Looper was up on a lot of his pitches, becoming more inefficient with each inning he threw. The Padres did not score in the first, but got on the board in the second on a grapefruit pitch that the season-long struggling Khalil Greene drove to the opposite field, a first row shot in right, luckily, with no one on base.

With a 2-1 score, nothing was out of control, but Looper continued to struggle. To help himself along, he sacrifce bunted Cesar Izturis to second base in the second inning. Izturis took the next base on his own, stealing thrid. Brendan Ryan then got Izturis home on an infield ground out.

The 3-1 lead wouldn’t last long. In the next inning, Looper asked for trouble when he hit Edgar Gonzalez with a pitch. The Padres’ Brian Giles, Adrian Gonzalez, and Kevin Kouzmanoff then punished Looper and the Cards with back to back to back singles, the trio of basehits collectively producing a couple runs and tying the game at 3-each.

The Padres continued the hit parade in the fourth after Maddux held the Cards scoreless. On a play that saw two Cardinals known for their outstanding defensive skills each commit a throwing error, for those moments, the Busch Stadium crowd might’ve thought they were at a youth league game. With Padres’ Nick Hundley on second, Maddux laid down a bunt which Molina pounced upon and fired to Glaus at third. Except that Molina’s throw was nowhere near Glaus, shooting into left field where Skip Schumaker scooped it up and threw home in a belated attempt to get Hundley at the plate. Albert Pujols cut off Schumaker’s throw, however, spinning and firing to Cesar Izturis covering second when Maddux tried to advance on Schumaker’s throw home. Pujols’ throw went wide, the ball shooting into center field where Rick Ankiel scooped it up and fired to third base in an attempt to stop Maddux from advancing once more, another belated throw that Glaus had to block in order to halt the circus production. The Padres took a 4-3 lead on a play that had to have had the TV camera crew in a frenzy.

Looper’s problems didn’t end there, though. With Maddux on third base after laying down a sac-bunt, the Padres’ leadoff man, Jody Gerut, jacked one into the right field seats, stunning the haphazard Cardinals, the Padres taking full advantage of the Cardinals’ defensive miscues as well as Looper’s difficulties on the hill. Now up 6-3, the Padres were praying that Cards’ manager Tony La Russa would leave Looper on the mound.

La Russa had seen enough, however, having stuck with his starter as long as he could have under the circumstances. La Russa brought Brad Thompson from the bullpen, the called up and sent down pitcher that had proven himself on both the major league and Triple-A levels in recent weeks. Willing to take on any role La Russa had for him, Thompson had, out of circumstance, formulated into a middle relief specialist. He would fill that role last night, working two-and-a-third innings, giving up one run while striking out four. The lead may have swung back to the Padres during Thompson’s relief appearance, but only by one run at 7-6, keeping the Cardinals well within striking distance and getting them far enough into the game where La Russa could pick and choose his relievers in a more strategic and efficient manner.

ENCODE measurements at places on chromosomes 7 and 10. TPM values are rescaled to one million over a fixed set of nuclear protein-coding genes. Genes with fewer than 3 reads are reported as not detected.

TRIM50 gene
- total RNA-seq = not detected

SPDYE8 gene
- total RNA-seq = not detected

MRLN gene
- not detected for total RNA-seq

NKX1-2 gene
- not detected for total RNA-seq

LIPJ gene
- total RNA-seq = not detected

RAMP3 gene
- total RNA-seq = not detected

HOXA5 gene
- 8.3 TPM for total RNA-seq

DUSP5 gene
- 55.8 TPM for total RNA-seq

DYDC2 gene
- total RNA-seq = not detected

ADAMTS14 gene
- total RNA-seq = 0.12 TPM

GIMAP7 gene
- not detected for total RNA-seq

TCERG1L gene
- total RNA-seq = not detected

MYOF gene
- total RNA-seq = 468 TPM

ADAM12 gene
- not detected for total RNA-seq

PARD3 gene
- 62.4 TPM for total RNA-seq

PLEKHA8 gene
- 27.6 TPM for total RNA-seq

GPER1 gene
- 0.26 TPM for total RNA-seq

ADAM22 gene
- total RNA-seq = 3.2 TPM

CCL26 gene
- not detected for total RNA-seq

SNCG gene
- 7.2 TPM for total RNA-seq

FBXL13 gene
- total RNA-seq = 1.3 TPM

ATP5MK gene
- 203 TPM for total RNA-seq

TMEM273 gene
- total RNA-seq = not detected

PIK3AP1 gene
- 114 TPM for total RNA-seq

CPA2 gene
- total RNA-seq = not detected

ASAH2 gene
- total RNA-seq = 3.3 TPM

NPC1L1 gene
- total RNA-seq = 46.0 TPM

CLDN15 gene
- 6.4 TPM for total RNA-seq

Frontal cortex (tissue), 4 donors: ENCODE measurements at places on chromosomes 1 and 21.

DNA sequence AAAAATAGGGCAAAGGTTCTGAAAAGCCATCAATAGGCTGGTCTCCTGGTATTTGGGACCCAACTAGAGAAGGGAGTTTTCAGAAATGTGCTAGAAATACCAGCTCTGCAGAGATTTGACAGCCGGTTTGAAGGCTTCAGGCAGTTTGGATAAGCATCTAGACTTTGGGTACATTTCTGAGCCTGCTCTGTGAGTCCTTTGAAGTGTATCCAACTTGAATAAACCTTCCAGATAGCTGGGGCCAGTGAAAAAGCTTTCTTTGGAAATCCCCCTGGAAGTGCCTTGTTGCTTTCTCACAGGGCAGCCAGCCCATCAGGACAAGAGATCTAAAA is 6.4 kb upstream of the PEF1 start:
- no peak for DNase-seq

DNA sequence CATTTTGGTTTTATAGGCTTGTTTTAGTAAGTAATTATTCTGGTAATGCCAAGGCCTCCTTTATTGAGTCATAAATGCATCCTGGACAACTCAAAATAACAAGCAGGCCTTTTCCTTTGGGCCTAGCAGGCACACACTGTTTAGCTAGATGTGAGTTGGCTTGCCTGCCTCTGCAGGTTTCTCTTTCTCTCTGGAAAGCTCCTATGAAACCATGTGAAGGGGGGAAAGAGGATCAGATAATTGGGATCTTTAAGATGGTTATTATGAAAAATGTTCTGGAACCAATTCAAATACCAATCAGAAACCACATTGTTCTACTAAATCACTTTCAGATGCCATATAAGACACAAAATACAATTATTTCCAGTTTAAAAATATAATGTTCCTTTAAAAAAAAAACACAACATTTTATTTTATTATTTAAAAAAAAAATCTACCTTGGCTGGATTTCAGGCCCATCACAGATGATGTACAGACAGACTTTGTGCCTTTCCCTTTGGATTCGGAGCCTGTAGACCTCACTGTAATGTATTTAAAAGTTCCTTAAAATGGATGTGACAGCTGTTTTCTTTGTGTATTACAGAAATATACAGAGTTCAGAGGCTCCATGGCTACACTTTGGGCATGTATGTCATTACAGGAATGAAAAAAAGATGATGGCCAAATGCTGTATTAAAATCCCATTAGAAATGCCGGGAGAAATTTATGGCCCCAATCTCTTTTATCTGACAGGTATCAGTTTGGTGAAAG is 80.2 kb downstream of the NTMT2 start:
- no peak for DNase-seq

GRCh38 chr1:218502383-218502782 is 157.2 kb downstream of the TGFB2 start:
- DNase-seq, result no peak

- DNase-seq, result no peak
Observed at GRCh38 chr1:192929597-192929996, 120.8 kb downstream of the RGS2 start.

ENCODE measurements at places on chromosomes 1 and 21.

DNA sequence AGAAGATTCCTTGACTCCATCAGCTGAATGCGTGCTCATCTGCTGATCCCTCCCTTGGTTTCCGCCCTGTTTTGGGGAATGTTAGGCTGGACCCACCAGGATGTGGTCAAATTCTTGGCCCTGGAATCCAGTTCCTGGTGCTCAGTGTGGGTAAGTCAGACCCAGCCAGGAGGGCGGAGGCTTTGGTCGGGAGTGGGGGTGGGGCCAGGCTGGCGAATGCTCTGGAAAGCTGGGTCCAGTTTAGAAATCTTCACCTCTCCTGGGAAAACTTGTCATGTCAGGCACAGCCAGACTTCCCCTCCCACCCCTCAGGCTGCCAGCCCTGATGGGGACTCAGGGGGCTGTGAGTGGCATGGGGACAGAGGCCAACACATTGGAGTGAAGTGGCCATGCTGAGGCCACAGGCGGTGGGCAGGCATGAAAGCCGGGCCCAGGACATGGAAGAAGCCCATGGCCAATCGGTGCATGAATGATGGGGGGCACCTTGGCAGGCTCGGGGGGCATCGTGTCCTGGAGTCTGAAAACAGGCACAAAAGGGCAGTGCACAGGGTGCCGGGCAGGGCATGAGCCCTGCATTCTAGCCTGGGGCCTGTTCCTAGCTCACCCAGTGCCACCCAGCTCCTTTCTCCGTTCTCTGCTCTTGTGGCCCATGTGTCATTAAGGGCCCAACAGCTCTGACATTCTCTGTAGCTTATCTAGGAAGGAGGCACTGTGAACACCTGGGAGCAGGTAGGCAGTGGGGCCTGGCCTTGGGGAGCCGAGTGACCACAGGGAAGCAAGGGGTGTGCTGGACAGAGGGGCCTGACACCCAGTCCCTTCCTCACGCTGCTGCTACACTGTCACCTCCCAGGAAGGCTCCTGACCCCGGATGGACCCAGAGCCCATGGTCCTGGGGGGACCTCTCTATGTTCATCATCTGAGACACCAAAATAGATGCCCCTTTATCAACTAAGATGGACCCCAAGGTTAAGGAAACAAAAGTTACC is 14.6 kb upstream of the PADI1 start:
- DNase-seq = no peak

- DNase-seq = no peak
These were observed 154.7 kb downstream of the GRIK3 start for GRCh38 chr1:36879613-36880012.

What had also helped keep the Cardinals in the game was a three-run homer in the fourth by Ryan Ludwick. The three-RBI round-tripper was made possible by a couple of two-out singles, one by Brendan Ryan, followed by Schumaker.

In the seventh, Ankiel hit his 22nd homer of the season, a blast that cleared the right field bullpen by six or seven rows. The solo shot tied the game at 7-7.

The go-ahead hit came in the eighth, when Molina punched an outside pitch off the glove of Padres’ second baseman Edgar Gonzalez, the ball rolling on into right field. The bases were loaded at the time, due to a Pujols single, a Glaus walk, and an Ankiel infield single on which Padres’ pitcher Heath Bell failed to cover first base in time.

Ankiel was later thrown out at home on a disputed play in which Padres’ catcher Nick Hundley may missed the tag. Nonetheless, the called out stood. Chris Duncan supplied a pinch hit single, however, bringing home Molina to make it 10-7.

Aaron Miles provided another pitch hit, scoring Izturis and putting up an insurance run, the score 11-7, how the game would finish.

The bullpen held up much better last night, La Russa using, in order after pulling Looper: Thompson, Villone, Springer, McClellan, and Isringhausen. Villone worked from within an inning, two outs worth. The latter relievers each worked one full inning.

Regardless of who was in any particular spot in the lineup, the Cardinals got at least one hit out of every lineup position.

Izturis stole two bases, leading the team with 10.

Pujols went 3-for-4 with a walk, his only out a scortched line drive caught in center field. Pujols’ .354 average is tops on the team.

The defensive play of the game was Ron Villone’s falling, sprawling reception while covering first base to complete a double play.

The Cardinals now lead the four-game home series with the Padres, 2-0.

photo by SD Dirk